"Here, you, take a couple more!" said the man hurriedly; then he turned to speak to a passing attendant, without so much as looking at the two little pieces of blue pasteboard he was holding out for the boy to take.

Lonely shook his russet head, sadly but firmly.

In all Chamboro there was not one soul, he very well knew, who could make use of those tickets. He had not a friend in the town to bring along with him. It was useless to think of the Preacher's Son; even Annie Eliza was out of the question. His honors had come to him too late in life; he had been crowned in the hour of dissolution!

And if the man in the black derby hat had not been such a busy and preoccupied personage, he might have taken a second and longer look at the sad-eyed urchin who refused, and actually turned away from a circus ticket.

It was wonderful, however, what a hurried though substantial dinner did for Lonely's blighted hopes, broken heart, and altogether wasted life. He slipped out of the back door, wiping the crumbs from his still masticating mouth. There, as he hurried out to feed his new brindled pup, answering to the name of Shivers, and procured through the transfer of a hunting-knife and three shares in his new air-ship when completed, he caught a fleeting glimpse of Lionel Clarence, escaping from the parsonage for one last despairing study of the ever-assuaging and yet ever-inflammatory circus poster, on the back of the Barrisons' barn.

Lonely reimprisoned Shivers under the inverted baby-carriage body, where he was forced to make his new home pending the growth of those stronger ties which were to bind him equally to Homer and Gilead. Then the boy cut after the escaping Preacher's son.

Lionel Clarence, when the other boy joined him, was shaking his head with gloomy cynicism over the highly-colored panorama.

"All that is n't true!" declared the Preacher's son. "I just don't believe they ever could do those things, and have all those animals!"

After all, thought Lonely, there were worse fates than his. What if destiny had foredoomed him to life in a parsonage, and collars and long hair!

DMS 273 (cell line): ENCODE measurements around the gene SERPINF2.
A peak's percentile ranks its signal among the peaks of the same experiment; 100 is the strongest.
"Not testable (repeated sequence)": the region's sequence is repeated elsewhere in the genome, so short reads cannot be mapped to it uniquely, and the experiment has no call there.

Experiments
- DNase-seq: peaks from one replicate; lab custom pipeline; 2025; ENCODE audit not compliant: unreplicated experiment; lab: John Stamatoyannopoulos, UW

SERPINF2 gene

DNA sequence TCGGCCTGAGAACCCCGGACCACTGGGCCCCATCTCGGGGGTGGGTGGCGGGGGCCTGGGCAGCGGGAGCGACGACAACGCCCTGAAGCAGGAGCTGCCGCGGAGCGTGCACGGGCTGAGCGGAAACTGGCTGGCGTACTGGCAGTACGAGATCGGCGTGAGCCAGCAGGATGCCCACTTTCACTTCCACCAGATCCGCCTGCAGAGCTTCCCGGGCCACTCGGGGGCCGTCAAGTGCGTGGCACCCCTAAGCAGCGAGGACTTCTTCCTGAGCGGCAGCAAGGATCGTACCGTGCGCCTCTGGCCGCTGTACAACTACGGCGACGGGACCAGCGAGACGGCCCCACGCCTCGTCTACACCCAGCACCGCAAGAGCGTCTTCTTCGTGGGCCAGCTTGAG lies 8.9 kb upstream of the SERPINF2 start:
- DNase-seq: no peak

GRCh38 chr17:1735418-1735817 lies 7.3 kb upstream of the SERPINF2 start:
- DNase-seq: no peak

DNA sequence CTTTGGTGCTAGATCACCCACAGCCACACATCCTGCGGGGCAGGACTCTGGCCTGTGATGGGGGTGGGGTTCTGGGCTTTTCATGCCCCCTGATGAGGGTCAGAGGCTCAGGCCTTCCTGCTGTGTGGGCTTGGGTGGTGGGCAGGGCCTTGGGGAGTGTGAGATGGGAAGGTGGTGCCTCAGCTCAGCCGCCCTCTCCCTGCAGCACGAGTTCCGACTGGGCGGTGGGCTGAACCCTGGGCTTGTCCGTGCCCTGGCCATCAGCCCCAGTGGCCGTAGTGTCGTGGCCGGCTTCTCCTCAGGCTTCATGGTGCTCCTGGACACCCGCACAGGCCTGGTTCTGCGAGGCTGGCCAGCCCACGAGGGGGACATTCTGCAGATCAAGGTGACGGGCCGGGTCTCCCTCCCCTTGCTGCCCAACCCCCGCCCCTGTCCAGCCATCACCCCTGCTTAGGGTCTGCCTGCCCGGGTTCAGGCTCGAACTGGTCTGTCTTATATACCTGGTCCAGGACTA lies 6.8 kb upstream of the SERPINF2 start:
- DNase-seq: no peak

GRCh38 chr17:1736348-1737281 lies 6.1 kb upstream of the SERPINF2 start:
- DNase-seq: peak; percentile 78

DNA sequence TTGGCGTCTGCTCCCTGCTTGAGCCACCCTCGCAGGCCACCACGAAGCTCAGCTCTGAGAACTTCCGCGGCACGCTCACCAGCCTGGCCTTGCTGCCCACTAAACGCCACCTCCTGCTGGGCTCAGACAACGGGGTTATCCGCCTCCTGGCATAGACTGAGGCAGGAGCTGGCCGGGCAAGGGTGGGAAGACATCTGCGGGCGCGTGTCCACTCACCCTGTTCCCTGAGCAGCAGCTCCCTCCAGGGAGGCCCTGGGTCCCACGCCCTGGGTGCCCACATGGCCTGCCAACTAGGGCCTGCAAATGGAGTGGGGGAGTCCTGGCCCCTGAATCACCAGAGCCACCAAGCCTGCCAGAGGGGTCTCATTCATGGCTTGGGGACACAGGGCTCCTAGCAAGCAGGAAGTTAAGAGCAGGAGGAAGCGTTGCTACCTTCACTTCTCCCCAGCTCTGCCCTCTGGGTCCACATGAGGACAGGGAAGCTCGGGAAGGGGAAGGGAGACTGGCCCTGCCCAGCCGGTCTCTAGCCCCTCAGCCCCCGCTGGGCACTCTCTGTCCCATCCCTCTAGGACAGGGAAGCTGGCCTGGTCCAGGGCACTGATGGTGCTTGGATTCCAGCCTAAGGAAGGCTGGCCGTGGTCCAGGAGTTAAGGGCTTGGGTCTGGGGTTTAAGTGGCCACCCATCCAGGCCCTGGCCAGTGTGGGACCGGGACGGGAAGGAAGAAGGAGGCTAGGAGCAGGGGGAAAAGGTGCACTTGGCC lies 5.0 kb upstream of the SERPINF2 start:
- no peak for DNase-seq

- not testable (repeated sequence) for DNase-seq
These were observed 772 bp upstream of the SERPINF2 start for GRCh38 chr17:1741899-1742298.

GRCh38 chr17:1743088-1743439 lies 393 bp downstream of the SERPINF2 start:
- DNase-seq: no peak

"Why, ain't you goin'?" asked the baker's son, loftily, incredulously.

Again Lionel Clarence shook his head.

"Mother said I might, perhaps,—but father decided it would n't look right, you know!"

"Who cares for looks!" cried Lonely, anarchistically, spitting through his teeth.

Lionel Clarence sighed heavily. A gentle little glow suffused Lonely's diaphragm.

"Why don't you just pike out by yourself, same as me? Just mosey off and take it in, and then rub some resin and horse-hairs on, if you 've got to get a lickin'?"

He felt truly sorry for Lionel Clarence.

"Are you goin'?" asked the Preacher's son, rapturously.

"Cert!" said the laconic Lonely, spitting again, the same as a tent-hand might.

"Will you tell me things—when you get back?"

The glow in Lonely's midriff was mounting to an intensity always ominous. Yet he decided to take his time about it, and enjoy the taste of the situation to the full.

He drew closer to the other boy with his heels well planted apart.

"Want to come?" he asked at last, casually.

"Right into the main show?"

"Of course! Right in!"

"Would n't we have to hook in?" parried the Preacher's son, infected by the other boy's spirit of adventure.

"Nope!" said Lonely, secretly feeling for his blue ticket.

"But where would we ever get half a dollar?" almost wailed Lionel Clarence. The O'Reillys, he knew, had sold their cook-stove so that the family might attend the performance en bloc; but the O'Reillys were lazy, improvident, and shiftless, a blot on the fair name of Chamboro.

Lonely smiled loftily. He flipped the blue ticket carelessly, contemptuously, disdainfully, into the other boy's lap.

"Go on, and have some fun," he cried, grandly. "I could have got half a dozen for you, if you 'd only said something about it!"

And he looked offended and hurt at the thought of such an oversight on the part of the Preacher's son. This latter youth was already peering cautiously about him, to see if the coast was clear for swift and speedy escape.

"How—how did you ever get it, Lonely?" he gasped.

"Get it?—why, I always get 'em, when I want 'em! You 'll see me in with another this afternoon!" he boasted recklessly, with little thought for the future.

Then, as Lionel Clarence shook himself together. Lonely cautioned him to be sure to get his seat up close to the band, even calling after the other boy, as he began to scurry and scramble across back lots, that he himself might drop in and meet him there, sometime after the show started.

Alone, making his hot and dusty way out to the circus grounds, without his ticket and without money. Lonely experienced that chilling reaction which always came in the wake of one of his "grand moments." Three times he was swept forlornly past the ticket-seller, without so much as catching the eye of his old-time friend; twice he was driven wrathfully and promptly outside the ropes. And time was flying. The crowd grew smaller, the shadows grew a little longer, the draught-horses placidly munched their hay, the sound of muffled music crept out through the rippling canvas. The Grand Entry had begun.